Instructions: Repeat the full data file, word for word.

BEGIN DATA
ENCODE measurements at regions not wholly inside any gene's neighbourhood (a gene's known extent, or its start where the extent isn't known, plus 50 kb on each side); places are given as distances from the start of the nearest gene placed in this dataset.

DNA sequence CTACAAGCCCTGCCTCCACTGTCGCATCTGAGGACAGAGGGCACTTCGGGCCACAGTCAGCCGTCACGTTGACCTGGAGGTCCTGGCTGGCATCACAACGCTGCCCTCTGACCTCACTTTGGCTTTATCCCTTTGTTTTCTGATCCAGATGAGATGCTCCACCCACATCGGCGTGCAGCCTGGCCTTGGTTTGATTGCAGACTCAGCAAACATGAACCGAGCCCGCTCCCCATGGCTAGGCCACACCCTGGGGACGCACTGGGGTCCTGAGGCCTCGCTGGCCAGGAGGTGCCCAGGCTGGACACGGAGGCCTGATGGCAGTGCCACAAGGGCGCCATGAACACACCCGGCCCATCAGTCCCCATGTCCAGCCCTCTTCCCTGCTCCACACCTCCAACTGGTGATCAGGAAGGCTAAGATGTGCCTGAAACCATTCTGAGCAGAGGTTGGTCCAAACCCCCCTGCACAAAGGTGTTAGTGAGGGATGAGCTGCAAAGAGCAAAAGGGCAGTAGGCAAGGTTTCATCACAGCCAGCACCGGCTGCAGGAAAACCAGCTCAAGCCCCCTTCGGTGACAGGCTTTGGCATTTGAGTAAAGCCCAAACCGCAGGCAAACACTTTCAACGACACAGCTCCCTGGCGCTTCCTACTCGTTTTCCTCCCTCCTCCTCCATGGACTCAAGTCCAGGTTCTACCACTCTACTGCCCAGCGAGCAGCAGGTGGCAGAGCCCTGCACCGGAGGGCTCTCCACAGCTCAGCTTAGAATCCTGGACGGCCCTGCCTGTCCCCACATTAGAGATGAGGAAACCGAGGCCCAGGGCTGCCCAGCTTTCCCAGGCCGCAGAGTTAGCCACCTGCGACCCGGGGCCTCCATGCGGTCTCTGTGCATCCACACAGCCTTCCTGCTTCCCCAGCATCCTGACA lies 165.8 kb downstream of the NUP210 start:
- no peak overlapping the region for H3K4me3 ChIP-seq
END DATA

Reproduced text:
ENCODE measurements at regions not wholly inside any gene's neighbourhood (a gene's known extent, or its start where the extent isn't known, plus 50 kb on each side); places are given as distances from the start of the nearest gene placed in this dataset.

DNA sequence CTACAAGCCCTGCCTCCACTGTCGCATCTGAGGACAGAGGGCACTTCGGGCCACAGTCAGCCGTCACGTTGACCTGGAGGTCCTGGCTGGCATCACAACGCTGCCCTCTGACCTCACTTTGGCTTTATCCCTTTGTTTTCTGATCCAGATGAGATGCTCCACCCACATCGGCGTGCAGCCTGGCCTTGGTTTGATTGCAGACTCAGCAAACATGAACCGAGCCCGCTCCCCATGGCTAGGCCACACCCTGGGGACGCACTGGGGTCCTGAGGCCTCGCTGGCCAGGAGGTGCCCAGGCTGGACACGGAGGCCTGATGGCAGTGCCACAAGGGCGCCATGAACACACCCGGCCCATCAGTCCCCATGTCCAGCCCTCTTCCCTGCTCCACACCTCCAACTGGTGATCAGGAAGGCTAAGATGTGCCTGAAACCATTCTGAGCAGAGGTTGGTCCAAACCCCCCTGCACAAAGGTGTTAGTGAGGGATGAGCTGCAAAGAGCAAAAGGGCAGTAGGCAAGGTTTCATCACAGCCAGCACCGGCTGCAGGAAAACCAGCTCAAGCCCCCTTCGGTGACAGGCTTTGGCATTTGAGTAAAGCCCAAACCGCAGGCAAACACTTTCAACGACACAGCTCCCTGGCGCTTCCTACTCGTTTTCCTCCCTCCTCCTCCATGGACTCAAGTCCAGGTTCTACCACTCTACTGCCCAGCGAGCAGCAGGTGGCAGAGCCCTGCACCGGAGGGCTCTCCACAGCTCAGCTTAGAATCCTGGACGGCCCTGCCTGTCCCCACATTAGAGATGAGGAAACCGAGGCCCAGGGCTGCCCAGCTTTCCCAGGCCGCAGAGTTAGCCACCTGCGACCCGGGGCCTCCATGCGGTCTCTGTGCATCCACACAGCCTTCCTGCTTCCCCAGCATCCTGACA lies 165.8 kb downstream of the NUP210 start:
- no peak overlapping the region for H3K4me3 ChIP-seq